This is not exactly a position of strength entering the season, but I think that could change as time goes on. There are a lot of young defensive ends around the division and some of them are bound to rise up as the season goes on. For the moment, though, there aren’t a lot of sure things.

Once again, I’m basing my rankings on talks with coaches, scouts, front-office folks and players. Here we go.

  1. [+] EnlargeWill Smith
    AP Photo/Jeff RobersonWill Smith is the most dominant defensive end in the division. He had 13 sacks for the Saints last season.
    Will Smith, Saints. This is the easiest decision in this bunch because Smith really is the only sure thing among the defensive ends in this division. He’s coming off a big season and still is in his prime. At the moment, it’s safe to say he’s the only pass rusher in this division that really scares people.
  2. John Abraham, Falcons. Let’s make it clear the decision to go with Abraham, who is coming off a disappointing season and not getting any younger, is not a lifetime achievement award. Atlanta coach Mike Smith and general manager Thomas Dimitroff could have attempted to get an elite pass rusher if they thought Abraham was through. They chose not to. Abraham’s looked great in camp and there are other folks around the NFC South that think he’s going to bounce back this season and produce double-digit sacks.
  3. Charles Johnson, Panthers. I’m projecting here, but somebody has to step up on Carolina’s defensive line now that Julius Peppers is gone. You’ve heard some preseason hype about some young Carolina pass rushers and we’ll get to them. But Johnson is the guy the Panthers believe is ready to be their most complete defensive end.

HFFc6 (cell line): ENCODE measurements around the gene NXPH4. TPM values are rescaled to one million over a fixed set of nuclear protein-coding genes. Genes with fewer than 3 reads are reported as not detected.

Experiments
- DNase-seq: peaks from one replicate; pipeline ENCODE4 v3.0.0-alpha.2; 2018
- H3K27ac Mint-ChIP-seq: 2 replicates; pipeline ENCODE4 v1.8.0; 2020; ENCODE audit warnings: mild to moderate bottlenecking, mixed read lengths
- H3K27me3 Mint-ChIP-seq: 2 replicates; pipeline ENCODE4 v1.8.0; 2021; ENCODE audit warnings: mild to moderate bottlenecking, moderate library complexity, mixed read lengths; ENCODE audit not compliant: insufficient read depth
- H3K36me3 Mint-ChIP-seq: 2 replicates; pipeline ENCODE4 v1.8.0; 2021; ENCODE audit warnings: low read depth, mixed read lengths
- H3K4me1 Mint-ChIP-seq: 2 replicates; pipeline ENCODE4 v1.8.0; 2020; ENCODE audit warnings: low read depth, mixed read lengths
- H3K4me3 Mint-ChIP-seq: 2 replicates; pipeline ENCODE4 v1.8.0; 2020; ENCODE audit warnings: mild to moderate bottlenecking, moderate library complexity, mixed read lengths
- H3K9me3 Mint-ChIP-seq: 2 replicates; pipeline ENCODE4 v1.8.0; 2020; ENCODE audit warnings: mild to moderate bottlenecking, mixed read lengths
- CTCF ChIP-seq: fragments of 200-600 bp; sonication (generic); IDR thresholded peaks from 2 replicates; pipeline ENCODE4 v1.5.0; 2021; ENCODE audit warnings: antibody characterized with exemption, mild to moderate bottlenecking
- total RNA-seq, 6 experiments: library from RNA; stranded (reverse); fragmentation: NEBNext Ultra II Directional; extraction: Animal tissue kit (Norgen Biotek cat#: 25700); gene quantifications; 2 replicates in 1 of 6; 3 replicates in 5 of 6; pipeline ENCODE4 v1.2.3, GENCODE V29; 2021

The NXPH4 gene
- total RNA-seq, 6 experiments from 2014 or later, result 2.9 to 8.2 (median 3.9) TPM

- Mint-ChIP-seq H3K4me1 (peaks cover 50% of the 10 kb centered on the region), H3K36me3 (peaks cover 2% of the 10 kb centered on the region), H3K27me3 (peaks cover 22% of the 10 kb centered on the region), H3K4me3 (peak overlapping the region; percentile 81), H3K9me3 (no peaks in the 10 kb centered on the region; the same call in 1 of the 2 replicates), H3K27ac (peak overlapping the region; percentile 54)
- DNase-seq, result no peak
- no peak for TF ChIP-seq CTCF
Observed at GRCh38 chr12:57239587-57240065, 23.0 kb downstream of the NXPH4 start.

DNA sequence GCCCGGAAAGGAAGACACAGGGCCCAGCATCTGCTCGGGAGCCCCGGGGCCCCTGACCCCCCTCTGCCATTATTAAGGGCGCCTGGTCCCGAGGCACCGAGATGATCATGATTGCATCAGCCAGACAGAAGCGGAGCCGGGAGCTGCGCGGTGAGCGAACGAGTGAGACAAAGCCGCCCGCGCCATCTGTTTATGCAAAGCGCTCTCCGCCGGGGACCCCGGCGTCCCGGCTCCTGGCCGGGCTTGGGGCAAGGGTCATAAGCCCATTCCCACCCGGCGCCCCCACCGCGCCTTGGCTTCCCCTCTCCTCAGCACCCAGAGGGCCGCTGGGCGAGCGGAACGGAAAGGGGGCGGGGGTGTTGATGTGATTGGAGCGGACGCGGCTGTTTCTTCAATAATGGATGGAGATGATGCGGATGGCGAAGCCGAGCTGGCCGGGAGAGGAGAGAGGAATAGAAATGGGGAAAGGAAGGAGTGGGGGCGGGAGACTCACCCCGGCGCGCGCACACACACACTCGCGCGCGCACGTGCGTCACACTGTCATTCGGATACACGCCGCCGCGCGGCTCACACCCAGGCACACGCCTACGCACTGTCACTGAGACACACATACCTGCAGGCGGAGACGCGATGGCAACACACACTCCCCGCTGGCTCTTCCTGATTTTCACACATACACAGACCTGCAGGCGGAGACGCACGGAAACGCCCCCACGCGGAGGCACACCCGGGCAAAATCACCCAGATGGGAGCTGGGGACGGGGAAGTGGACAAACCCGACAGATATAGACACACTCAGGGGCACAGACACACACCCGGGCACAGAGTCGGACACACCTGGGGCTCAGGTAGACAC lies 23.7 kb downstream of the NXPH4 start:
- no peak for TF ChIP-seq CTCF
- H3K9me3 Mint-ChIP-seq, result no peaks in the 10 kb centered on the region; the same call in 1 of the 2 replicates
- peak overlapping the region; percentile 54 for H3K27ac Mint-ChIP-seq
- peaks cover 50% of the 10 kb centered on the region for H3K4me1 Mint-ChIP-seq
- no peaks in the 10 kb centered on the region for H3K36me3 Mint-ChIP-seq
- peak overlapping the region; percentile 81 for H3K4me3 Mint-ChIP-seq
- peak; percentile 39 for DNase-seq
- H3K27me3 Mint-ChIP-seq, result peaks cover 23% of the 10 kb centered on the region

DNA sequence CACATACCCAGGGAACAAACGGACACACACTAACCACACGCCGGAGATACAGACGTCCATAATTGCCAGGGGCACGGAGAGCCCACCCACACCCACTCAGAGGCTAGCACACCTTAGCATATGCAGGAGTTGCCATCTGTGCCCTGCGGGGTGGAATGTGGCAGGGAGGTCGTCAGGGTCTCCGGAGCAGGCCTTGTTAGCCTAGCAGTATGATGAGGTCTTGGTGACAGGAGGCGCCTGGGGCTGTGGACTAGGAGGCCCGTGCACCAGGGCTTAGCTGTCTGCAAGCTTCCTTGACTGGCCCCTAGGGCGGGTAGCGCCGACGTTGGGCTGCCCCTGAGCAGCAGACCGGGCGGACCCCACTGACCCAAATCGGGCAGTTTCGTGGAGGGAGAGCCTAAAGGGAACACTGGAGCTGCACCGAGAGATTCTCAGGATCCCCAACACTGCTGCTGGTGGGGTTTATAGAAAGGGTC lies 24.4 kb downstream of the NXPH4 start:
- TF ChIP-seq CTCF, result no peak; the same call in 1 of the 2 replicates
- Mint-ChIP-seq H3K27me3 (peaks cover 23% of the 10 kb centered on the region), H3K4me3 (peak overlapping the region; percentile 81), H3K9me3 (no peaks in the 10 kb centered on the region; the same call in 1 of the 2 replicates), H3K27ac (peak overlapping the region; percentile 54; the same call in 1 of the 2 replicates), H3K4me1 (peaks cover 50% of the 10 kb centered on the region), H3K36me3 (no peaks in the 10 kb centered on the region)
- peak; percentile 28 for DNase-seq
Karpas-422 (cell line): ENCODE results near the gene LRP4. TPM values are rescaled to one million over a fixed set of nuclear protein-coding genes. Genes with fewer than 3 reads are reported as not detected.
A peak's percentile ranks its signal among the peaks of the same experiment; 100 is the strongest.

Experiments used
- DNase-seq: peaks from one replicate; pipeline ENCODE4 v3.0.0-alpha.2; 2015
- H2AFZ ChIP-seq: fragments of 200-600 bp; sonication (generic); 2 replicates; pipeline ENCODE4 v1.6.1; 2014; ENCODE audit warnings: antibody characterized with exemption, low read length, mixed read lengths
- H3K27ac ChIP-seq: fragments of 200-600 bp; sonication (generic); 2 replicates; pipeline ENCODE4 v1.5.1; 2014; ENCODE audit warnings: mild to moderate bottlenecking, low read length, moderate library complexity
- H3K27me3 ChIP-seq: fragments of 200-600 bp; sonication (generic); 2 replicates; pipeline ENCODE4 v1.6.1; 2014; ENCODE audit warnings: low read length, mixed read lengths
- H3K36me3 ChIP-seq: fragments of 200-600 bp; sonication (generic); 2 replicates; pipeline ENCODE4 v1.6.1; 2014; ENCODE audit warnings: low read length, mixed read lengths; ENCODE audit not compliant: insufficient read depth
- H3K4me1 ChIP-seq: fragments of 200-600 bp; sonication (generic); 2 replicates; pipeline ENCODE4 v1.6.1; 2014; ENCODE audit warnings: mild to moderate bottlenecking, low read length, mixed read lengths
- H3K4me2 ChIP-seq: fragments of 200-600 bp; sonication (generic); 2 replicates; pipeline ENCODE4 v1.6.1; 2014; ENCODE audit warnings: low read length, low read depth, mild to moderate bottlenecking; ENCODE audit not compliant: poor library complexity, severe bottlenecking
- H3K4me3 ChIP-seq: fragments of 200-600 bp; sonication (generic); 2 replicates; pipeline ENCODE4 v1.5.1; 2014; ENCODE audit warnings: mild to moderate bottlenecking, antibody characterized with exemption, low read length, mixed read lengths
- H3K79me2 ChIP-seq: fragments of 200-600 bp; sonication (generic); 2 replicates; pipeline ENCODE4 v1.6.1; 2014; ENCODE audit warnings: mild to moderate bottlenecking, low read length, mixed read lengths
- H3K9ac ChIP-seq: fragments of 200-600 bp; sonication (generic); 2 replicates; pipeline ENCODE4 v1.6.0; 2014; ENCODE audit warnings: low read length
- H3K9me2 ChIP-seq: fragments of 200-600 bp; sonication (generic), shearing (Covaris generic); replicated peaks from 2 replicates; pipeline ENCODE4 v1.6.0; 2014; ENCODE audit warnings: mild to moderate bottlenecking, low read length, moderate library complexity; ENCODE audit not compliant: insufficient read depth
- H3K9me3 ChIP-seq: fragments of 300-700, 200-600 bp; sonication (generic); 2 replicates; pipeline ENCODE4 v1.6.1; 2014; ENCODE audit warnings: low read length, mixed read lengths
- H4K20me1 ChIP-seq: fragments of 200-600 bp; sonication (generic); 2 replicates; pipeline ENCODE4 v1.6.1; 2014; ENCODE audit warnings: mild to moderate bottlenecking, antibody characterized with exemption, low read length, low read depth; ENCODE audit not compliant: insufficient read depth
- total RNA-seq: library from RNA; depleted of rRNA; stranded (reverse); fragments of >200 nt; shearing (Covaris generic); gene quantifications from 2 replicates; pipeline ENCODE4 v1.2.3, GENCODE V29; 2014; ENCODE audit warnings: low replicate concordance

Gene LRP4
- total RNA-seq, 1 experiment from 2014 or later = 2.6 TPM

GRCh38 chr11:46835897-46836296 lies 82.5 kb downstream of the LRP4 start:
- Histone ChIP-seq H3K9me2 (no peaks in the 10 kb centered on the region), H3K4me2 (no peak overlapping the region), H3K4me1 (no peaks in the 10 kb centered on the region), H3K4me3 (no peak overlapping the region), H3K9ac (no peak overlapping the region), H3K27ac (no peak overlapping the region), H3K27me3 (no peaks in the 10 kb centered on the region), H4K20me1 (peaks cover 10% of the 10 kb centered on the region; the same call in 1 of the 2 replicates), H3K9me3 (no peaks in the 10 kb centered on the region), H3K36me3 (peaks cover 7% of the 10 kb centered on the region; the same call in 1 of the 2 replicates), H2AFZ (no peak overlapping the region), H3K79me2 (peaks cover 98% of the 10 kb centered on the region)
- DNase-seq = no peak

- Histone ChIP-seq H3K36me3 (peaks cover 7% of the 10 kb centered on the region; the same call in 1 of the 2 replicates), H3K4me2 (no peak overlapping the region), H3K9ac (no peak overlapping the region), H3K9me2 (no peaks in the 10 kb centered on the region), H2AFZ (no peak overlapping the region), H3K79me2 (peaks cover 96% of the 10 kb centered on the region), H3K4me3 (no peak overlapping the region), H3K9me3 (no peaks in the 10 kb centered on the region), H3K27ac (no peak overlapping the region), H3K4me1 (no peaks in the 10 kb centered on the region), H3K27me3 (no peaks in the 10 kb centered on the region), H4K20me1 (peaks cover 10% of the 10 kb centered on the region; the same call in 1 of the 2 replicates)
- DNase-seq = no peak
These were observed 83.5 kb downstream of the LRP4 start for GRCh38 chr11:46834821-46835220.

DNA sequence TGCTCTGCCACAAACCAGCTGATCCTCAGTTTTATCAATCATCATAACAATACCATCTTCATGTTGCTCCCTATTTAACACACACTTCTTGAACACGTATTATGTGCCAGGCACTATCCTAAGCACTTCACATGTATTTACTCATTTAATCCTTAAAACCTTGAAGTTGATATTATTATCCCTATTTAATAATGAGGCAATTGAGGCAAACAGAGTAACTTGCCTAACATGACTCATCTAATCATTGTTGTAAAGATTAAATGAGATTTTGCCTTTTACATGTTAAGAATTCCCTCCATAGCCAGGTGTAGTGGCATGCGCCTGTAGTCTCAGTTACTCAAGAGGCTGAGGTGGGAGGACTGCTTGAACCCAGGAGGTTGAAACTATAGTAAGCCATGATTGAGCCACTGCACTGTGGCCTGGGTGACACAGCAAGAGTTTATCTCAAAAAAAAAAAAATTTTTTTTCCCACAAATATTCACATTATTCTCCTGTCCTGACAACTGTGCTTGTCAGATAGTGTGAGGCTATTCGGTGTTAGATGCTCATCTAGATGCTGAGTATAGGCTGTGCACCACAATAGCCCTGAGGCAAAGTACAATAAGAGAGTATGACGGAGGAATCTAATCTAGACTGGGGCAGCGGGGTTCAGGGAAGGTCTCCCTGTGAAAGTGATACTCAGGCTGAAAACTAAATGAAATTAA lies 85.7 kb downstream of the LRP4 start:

4. Alex Brown, Saints. This guy’s not going to come up and suddenly put up huge numbers, but he’s going to be a nice upgrade over the inconsistent Charles Grant. Look back at Brown’s time with Chicago. His numbers were very steady. He’ll put some heat on the passer from time to time. His sack numbers never have been spectacular, but he disrupts a lot of passes. He’s always going to play the run well.
  5. Kroy Biermann, Falcons. This guy’s getting a lot of hype because he’s had a sack in each of the first three preseason games and Dimitroff and Smith are convinced Biermann’s ready for a breakout season. There are some other talent evaluators around the league that think Biermann doesn’t have all that much upside. But I’m going to take the word of Smith and Dimitroff and trust what I saw out of Biermann in camp and the preseason and give him a high ranking.